HOMILY for Easter Sunday
A few years ago, when I was a younger and even more inexperienced deacon, I was invited to a Catholic comprehensive school in Essex. And I went into a class of 16 year olds, dressed in my full 13th-century habit to take some questions. And all they wanted to ask about was sex: talk about Daniel in the lions’ den… But I survived to tell the tale! It’s fitting, then, that the image of Daniel in the lions’ den is one of the earliest Christian depictions of Resurrection hope, found on sarcophagi in Rome.
But not all the questions were about sexual matters. One boy hoped that I would do his homework for him, and so he asked me: ‘What is the relevance of the doctrine of the resurrection for today’? A good question. As I walked through the Meadows yesterday and watched everybody enjoying the sunshine, seemingly oblivious to what was happening in our little hidden chapel, this question came to mind again: what is the relevance of Christ’s Passion, Death, and Resurrection; of these three sacred days, the Triduum, we’ve been celebrating?
And here is, more or less, what I said to that boy. We begin with Christ’s Passion and Death, his suffering on the Cross. So, we think, too, of the suffering of all humanity; of the people of Syria, Afghanistan, Iraq, the Central African Republic, and so many other spots forgotten by us and the Media. As I was on my way yesterday to visit the sick of our parish, I considered, too, the pain and suffering around us and in our own lives, so much of which is unseen. Suffering is very immediate and it touches each of us at some time and in some way, directly and indirectly. Then we begin to see how very relevant the resurrection of Jesus Christ is.
For we believe that God became one of a us, a human person who suffered, died, and was buried. In Jesus Christ, our God became present to human suffering, so that when we suffer, God is there. So, ours is not a God who is distant from us, but a God who bore our sins and pains and all that belongs to our human mortality in his own body. He, the Crucified One, bore all that on the Tree (cf 1 Pt 2:24). Each generation is overwhelmed by evil, suffering and sin in our world, and we rightly ask, ‘Where is God’? But the God whom they – we – interrogate is One who we beheld taking up his Cross, struggling under its weight to Calvary, and disfigured by torture and anguish on the Cross. And so, the mystery of sin and evil suffered is given meaning even if we don’t – and I think can never fully – understand it. But it has meaning because of today, the day of Resurrection.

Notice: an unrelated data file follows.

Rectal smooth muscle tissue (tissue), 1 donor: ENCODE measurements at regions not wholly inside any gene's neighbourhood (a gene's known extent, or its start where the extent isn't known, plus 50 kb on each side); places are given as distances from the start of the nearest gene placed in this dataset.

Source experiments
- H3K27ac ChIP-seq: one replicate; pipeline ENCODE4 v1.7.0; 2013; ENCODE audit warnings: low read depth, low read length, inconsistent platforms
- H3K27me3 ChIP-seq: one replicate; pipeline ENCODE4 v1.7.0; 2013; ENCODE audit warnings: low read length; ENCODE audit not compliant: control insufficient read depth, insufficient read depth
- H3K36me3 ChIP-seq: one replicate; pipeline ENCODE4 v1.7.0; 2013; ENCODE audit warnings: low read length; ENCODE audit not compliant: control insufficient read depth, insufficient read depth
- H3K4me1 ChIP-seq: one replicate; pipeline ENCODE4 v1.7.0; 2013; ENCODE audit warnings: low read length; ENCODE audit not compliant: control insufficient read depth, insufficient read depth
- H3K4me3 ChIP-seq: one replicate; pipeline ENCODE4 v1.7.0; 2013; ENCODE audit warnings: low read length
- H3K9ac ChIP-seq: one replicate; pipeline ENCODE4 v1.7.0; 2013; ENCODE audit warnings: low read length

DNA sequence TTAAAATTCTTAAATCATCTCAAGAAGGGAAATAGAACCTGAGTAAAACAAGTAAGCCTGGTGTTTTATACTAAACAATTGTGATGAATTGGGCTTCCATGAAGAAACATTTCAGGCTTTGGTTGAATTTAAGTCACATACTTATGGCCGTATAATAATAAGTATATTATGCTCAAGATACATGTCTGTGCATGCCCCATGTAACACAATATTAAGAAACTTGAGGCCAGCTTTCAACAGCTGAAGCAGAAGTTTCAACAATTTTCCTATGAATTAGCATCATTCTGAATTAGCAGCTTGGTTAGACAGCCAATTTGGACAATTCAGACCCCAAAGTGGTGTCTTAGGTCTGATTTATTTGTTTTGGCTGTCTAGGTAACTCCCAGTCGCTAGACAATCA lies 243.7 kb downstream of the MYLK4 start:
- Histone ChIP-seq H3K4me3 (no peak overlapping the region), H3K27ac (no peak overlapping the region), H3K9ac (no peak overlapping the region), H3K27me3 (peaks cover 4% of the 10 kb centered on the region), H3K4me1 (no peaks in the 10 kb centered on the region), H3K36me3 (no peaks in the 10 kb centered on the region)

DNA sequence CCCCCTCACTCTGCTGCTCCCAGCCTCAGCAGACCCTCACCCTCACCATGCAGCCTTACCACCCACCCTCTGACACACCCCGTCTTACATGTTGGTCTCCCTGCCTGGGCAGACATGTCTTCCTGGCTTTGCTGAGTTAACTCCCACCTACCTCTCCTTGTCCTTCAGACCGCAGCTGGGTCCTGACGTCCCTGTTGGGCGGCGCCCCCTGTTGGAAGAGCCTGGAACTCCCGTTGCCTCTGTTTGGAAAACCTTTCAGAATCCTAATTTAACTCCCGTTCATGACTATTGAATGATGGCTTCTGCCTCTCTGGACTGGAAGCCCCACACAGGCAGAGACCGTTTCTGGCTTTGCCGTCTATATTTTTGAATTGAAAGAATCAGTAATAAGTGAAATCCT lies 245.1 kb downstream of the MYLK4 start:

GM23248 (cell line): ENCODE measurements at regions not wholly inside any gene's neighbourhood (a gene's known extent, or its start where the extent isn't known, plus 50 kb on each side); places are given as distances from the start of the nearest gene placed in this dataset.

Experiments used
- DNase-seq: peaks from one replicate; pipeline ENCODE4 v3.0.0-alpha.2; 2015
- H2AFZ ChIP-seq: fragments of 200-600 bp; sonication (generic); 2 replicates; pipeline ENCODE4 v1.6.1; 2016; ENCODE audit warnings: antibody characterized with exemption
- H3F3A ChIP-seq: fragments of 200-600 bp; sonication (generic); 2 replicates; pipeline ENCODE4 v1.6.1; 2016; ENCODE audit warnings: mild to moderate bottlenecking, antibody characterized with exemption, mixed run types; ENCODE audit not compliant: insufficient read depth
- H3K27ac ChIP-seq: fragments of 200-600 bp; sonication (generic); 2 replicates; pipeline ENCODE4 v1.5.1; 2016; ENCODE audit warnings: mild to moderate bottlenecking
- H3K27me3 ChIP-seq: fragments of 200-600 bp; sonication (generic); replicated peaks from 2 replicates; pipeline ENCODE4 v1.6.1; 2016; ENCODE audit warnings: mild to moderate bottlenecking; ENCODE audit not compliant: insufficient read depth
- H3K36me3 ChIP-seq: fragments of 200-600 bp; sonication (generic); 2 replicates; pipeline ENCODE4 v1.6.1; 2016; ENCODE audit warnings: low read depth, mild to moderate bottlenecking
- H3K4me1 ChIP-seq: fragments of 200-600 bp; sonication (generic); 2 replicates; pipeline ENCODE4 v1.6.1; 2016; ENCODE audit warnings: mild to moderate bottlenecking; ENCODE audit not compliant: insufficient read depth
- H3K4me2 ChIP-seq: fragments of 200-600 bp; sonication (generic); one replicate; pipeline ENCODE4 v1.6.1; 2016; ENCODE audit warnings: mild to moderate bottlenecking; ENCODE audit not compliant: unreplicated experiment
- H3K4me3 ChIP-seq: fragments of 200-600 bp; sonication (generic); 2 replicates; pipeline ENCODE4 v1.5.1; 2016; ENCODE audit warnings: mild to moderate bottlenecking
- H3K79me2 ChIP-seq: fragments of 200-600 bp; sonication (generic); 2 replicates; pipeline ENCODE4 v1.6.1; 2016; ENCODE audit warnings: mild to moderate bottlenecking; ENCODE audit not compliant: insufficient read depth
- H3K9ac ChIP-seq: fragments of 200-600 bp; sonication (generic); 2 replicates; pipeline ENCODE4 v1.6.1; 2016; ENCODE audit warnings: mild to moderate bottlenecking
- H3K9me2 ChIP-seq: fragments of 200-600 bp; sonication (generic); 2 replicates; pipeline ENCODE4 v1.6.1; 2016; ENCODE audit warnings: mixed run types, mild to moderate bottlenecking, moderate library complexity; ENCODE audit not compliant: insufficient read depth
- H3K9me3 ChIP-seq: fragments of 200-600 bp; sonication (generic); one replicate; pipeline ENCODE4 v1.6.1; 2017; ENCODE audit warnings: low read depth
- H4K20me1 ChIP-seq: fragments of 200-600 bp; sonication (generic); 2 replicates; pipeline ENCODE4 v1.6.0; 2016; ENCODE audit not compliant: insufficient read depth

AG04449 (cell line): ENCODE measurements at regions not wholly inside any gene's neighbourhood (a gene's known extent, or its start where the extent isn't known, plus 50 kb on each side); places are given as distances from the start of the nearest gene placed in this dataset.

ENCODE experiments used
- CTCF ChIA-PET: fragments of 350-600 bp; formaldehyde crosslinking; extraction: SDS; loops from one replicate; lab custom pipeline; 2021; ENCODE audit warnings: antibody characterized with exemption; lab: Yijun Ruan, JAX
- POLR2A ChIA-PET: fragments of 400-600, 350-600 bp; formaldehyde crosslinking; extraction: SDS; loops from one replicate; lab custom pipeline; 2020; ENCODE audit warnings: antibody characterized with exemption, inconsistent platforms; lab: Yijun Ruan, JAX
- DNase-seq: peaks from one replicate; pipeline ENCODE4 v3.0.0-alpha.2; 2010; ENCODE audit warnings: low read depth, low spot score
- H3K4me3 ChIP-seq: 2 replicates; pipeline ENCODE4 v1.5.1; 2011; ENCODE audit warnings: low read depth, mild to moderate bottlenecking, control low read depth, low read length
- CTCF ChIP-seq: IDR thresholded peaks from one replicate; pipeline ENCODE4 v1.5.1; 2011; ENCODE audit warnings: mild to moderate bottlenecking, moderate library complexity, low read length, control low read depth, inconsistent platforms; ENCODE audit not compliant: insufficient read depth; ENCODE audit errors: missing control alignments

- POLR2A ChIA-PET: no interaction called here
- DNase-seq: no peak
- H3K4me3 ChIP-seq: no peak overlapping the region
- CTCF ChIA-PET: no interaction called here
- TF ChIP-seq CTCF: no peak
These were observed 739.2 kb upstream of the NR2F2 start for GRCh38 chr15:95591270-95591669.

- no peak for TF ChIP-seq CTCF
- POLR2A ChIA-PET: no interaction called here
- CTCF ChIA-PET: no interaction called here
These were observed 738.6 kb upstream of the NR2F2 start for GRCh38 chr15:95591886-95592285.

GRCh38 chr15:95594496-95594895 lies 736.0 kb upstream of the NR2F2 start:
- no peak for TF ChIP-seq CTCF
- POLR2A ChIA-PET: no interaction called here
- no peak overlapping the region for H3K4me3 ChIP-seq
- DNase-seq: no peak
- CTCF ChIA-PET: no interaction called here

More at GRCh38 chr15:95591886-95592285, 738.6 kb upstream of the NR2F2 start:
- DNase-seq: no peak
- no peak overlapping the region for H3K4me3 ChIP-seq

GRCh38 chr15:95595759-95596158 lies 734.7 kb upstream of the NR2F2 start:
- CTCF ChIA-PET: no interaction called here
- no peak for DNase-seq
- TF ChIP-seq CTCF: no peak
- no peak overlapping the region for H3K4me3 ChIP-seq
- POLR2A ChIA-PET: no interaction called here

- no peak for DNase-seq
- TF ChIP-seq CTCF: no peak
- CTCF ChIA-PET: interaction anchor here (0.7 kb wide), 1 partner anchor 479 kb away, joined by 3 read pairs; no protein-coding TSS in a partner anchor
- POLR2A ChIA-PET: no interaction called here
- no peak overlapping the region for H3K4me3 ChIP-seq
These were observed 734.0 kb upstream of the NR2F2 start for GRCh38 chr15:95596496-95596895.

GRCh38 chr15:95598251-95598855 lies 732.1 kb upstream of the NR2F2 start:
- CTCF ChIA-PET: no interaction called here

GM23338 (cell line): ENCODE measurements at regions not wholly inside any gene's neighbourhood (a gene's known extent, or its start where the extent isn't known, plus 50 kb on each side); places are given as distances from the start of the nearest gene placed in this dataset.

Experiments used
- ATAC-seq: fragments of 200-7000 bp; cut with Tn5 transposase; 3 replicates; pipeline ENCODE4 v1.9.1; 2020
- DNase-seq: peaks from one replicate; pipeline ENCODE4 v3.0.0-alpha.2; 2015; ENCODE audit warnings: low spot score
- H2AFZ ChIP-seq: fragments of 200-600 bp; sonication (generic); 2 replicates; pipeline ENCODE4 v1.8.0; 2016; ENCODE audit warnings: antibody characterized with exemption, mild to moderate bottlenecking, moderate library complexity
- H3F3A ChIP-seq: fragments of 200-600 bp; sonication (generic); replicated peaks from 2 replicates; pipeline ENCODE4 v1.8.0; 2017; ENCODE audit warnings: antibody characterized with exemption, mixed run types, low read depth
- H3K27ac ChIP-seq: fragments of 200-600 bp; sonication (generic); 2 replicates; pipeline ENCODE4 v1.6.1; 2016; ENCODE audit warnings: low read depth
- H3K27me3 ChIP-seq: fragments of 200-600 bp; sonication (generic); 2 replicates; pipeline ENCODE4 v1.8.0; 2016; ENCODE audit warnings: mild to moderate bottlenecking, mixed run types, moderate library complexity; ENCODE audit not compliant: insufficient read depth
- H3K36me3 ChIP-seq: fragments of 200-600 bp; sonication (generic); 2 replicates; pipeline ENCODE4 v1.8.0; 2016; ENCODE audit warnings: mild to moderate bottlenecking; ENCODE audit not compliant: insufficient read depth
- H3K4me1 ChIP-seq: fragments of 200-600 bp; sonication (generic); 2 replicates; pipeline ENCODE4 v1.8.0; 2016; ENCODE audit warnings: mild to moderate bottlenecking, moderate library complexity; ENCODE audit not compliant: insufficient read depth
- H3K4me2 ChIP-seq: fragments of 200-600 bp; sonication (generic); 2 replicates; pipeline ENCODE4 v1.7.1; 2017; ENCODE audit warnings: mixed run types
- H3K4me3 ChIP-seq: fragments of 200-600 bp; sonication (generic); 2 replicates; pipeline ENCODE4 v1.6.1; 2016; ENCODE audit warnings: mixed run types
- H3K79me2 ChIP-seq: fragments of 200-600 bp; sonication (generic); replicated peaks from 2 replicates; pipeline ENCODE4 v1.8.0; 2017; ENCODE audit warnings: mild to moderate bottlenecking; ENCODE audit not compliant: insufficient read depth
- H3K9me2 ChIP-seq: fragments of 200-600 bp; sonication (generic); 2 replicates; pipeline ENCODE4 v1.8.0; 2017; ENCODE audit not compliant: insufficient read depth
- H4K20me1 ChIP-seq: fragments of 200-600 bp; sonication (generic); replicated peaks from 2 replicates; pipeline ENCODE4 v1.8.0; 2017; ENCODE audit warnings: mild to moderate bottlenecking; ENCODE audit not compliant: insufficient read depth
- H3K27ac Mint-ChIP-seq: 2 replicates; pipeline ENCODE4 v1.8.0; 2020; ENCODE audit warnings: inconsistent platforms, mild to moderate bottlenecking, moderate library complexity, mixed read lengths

Easter is typically celebrated with loud music and triumphant singing, but if we pay attention to the Gregorian chants given to us by the Church, we note a different mood altogether. There is a certain ambivalence of tone; the musical mode chosen is not triumphant but still hesitant. Why? Because we still live in suffering and witness it around us every day. Nevertheless, the music and text for the Entrance chant of today’s Mass strikes a note of reassurance. “I have risen, and I am with you still, alleluia”. This assurance of Christ’s living Presence, with us in our suffering; with us in the Eucharist which is always a sacred memorial of his Passion; Christ with us still, no matter what happens to us, is the tone for Easter Sunday that the sacred Liturgy wants to teach us.
For it is Christ, risen from the tomb, who gives meaning to all that befalls us. It is his Resurrection and the promise it holds for us that gives meaning to our suffering, our death; to the Cross we carry each day; to the dying in baptism and in daily martyrdom that we endure for the sake of his Name. It is the resurrection that gives meaning to the crucifixion of humanity… in Haiti, Pakistan, Egypt, Nigeria, the Philippines; on our streets where the homeless lie, and in the slums where the poor scavenge for scraps in rubbish dumps, and in our homes torn apart by violence, selfishness, disharmony. And in our hearts too, crucified by the insults, humiliation, and indignity that others mete out to us. All this pain, sadness, and suffering, where Christ is present only makes sense, or has any meaning because he is the Risen One; because he is risen and is with us still.